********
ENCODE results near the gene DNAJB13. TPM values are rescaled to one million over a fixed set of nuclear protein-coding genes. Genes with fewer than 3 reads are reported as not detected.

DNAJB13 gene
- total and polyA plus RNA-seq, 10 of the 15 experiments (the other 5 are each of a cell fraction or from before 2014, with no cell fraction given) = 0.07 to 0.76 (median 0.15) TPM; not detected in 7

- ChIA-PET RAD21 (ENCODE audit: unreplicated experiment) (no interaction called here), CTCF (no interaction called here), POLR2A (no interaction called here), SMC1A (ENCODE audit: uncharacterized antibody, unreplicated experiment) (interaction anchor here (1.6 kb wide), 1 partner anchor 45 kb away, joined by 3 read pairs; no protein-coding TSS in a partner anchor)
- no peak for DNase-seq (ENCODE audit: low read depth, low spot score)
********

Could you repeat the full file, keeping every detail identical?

ENCODE results near the gene DNAJB13. TPM values are rescaled to one million over a fixed set of nuclear protein-coding genes. Genes with fewer than 3 reads are reported as not detected.

DNAJB13 gene
- total and polyA plus RNA-seq, 10 of the 15 experiments (the other 5 are each of a cell fraction or from before 2014, with no cell fraction given) = 0.07 to 0.76 (median 0.15) TPM; not detected in 7

- ChIA-PET RAD21 (ENCODE audit: unreplicated experiment) (no interaction called here), CTCF (no interaction called here), POLR2A (no interaction called here), SMC1A (ENCODE audit: uncharacterized antibody, unreplicated experiment) (interaction anchor here (1.6 kb wide), 1 partner anchor 45 kb away, joined by 3 read pairs; no protein-coding TSS in a partner anchor)
- no peak for DNase-seq (ENCODE audit: low read depth, low spot score)